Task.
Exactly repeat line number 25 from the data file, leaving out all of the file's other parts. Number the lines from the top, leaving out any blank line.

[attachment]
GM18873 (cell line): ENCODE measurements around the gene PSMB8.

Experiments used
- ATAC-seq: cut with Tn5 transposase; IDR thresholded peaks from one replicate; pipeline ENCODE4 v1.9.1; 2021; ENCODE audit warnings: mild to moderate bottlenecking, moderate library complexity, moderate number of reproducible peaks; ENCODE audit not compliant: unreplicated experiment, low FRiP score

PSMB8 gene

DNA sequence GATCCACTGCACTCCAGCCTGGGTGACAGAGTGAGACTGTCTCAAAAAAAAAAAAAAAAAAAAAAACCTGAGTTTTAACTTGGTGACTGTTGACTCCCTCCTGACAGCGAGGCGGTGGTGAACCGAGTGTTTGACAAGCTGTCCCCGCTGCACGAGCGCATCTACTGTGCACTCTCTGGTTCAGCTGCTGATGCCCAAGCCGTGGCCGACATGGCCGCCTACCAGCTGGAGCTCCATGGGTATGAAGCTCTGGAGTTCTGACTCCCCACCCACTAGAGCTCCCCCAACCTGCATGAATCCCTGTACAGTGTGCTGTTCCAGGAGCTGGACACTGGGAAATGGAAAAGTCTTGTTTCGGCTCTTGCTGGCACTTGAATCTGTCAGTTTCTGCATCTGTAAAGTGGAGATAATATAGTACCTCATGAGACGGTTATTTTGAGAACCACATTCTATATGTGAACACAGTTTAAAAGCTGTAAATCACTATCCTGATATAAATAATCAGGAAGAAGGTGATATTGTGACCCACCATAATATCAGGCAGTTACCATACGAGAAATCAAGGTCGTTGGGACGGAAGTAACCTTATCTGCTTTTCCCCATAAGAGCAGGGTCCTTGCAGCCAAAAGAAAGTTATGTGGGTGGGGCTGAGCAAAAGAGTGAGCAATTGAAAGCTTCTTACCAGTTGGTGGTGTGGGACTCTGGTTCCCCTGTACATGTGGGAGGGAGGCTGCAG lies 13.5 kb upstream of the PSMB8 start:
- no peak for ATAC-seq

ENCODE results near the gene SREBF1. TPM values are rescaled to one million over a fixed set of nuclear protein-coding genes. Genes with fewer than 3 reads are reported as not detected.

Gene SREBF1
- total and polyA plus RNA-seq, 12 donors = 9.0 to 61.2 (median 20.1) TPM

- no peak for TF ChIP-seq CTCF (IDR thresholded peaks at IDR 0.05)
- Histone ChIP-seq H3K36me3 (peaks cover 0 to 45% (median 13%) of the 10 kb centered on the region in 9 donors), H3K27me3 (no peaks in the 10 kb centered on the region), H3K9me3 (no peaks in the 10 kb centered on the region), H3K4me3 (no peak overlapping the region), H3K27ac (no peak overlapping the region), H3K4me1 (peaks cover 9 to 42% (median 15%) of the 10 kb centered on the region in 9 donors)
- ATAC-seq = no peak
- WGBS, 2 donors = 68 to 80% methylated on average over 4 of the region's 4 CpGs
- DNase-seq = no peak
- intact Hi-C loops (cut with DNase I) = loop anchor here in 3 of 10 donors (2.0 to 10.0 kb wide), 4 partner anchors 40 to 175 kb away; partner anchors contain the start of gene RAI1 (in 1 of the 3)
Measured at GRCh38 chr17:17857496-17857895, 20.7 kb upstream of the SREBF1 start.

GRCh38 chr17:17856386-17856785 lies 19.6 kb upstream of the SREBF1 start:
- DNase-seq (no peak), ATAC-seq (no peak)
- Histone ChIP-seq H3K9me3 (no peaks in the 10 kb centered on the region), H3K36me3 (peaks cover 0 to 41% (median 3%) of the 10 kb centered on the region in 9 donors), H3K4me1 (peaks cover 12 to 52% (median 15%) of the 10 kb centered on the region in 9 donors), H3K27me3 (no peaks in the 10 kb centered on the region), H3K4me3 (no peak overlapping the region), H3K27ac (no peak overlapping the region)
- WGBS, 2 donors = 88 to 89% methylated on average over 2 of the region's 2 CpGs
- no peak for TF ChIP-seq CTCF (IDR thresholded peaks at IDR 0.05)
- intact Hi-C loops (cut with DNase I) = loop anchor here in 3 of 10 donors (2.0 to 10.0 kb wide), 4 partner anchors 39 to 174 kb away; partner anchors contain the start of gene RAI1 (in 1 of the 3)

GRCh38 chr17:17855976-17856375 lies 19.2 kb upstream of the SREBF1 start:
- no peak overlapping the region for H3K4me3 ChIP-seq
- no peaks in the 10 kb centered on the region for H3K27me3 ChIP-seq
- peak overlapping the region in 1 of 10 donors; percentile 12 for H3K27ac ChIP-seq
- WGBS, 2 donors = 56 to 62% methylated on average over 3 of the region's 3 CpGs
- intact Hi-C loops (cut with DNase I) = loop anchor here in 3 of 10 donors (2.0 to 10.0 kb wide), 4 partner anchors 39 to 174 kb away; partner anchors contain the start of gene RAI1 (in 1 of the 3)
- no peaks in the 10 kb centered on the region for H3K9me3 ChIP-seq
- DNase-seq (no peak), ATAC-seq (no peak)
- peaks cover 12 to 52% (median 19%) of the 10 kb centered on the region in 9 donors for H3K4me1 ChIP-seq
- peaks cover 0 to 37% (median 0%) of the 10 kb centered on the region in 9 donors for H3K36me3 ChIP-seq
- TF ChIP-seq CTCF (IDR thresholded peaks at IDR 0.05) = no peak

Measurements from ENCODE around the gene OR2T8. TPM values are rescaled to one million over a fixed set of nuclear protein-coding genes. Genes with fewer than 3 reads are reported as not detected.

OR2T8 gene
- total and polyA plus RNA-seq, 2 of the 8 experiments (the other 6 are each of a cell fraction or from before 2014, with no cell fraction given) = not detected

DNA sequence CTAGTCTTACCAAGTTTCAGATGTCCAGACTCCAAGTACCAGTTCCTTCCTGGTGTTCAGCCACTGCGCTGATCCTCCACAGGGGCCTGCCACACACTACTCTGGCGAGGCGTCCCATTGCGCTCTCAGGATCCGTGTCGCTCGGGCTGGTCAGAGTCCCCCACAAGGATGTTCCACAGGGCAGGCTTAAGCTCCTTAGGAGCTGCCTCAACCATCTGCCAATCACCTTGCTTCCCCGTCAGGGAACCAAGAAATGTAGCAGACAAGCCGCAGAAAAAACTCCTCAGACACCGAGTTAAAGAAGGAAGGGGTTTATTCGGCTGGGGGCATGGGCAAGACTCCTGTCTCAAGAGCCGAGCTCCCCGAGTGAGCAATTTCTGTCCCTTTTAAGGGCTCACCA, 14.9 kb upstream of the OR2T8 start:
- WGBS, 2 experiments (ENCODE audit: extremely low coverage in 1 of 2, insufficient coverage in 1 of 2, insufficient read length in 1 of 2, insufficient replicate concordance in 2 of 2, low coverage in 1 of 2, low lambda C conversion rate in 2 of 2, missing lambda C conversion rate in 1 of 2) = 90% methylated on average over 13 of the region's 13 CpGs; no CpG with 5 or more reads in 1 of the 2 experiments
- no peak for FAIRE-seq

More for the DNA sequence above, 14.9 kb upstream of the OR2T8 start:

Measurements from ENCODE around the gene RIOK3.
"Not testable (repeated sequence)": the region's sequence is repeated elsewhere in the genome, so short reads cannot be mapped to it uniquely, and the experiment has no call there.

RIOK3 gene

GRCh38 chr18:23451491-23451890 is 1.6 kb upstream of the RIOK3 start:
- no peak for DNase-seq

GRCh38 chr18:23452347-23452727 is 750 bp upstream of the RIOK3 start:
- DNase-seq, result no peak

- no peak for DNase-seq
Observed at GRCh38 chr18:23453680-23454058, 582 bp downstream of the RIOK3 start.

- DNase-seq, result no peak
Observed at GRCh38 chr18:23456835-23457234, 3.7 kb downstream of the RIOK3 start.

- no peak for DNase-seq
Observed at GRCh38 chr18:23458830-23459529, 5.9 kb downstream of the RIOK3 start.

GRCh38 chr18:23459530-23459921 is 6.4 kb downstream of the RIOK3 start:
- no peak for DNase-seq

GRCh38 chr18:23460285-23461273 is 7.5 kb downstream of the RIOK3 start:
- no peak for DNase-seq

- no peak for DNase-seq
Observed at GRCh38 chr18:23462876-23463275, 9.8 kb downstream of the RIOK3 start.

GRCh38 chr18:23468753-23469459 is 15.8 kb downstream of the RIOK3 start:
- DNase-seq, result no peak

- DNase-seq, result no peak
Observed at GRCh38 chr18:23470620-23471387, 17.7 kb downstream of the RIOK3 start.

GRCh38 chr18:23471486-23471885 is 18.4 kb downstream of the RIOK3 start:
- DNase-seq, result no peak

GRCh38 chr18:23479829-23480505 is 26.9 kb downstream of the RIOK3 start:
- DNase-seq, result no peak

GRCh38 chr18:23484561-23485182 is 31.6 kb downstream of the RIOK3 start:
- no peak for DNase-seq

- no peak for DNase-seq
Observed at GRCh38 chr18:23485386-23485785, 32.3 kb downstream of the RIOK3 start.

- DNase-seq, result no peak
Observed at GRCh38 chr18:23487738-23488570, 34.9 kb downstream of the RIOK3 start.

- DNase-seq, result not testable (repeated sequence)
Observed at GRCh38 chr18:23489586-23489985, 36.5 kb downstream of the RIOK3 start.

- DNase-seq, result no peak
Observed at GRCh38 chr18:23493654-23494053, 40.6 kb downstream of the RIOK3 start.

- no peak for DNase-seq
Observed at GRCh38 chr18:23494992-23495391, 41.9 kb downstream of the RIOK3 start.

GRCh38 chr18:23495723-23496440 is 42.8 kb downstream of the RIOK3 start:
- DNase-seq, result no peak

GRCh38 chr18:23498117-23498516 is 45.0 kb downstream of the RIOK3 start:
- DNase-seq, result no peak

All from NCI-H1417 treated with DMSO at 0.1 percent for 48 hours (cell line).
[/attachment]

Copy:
- no peaks in the 10 kb centered on the region for H3K27me3 ChIP-seq